You did everything right. You went to the hospital. You went to the police. You went to the university. Everything the media has ever told you to do—you did it. Your case was dismissed without an explanation. Now what?
Portions of a proposed N.C. House bill that would have prevented trained family practice physicians from performing and state-employed practitioners from teaching legal abortions were pulled from the bill on Wednesday.
Teaching hospitals have long been points of pride for major universities, and in recent years revenue from medical services has served as a lifeline for some schools that have struggled with falling state aid and pressure to slow tuition increases.
When UNCW’s Chancellor-elect Jose “Zito” Sartarelli was announced less than two weeks ago, he applauded the university’s community and city engagement, noting the special relationship between the university and the city when its doors first opened in 1947 as Wilmington College.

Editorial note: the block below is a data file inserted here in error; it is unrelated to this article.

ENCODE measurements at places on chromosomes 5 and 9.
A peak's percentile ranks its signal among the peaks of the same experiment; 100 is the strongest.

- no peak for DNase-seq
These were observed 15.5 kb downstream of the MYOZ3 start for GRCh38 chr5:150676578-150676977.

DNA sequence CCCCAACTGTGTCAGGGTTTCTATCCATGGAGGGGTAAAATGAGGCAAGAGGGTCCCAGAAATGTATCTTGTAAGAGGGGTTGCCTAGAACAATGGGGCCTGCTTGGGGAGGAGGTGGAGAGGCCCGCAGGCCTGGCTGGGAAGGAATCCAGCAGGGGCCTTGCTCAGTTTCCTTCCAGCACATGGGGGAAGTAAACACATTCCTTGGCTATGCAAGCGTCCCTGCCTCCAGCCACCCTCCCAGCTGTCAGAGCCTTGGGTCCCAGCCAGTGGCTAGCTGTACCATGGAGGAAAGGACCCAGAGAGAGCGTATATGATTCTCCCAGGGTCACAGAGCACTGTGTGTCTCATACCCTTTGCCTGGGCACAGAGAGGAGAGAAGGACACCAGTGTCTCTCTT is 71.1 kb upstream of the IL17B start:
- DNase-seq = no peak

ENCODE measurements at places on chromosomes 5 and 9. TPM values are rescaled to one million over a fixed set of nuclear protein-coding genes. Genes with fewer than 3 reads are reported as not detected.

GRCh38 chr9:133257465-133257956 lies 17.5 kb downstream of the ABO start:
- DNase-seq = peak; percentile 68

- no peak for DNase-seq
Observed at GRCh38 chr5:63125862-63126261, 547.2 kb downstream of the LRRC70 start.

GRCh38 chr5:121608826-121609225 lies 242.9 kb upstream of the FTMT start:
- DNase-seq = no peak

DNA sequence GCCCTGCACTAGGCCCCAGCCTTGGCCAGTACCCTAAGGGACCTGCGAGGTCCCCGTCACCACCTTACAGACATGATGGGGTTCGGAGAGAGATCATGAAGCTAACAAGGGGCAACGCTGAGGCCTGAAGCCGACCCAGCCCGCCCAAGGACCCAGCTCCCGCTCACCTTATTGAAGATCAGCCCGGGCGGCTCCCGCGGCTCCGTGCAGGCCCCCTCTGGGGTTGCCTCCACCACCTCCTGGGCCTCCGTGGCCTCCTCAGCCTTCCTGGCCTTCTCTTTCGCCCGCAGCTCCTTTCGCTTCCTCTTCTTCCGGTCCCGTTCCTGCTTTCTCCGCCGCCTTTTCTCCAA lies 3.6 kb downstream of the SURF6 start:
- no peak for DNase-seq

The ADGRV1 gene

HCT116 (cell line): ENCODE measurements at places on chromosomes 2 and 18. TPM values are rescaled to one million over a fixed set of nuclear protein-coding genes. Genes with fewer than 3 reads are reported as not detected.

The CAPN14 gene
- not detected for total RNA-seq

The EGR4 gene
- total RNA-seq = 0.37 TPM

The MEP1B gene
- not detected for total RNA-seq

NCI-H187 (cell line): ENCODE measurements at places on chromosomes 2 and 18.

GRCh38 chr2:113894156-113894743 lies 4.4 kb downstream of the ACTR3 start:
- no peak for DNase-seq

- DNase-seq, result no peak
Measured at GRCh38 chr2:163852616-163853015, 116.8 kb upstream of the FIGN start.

To start college, the typical student must meet admission requirements (if any), enroll and pay tuition. But what if anyone anywhere could try out a prominent university’s classes for a small fee and wait until the end to decide whether to pay tuition for credit toward a diploma?
An abortion bill sponsored this month in the N.C. House by an area legislator would have direct consequences for women in eastern North Carolina and the Brody School of Medicine at East Carolina University.
More than 30 years after N.C. State University’s Centennial Campus was born, officials will break ground Wednesday on a key component that has been envisioned from the beginning: A hotel and conference center.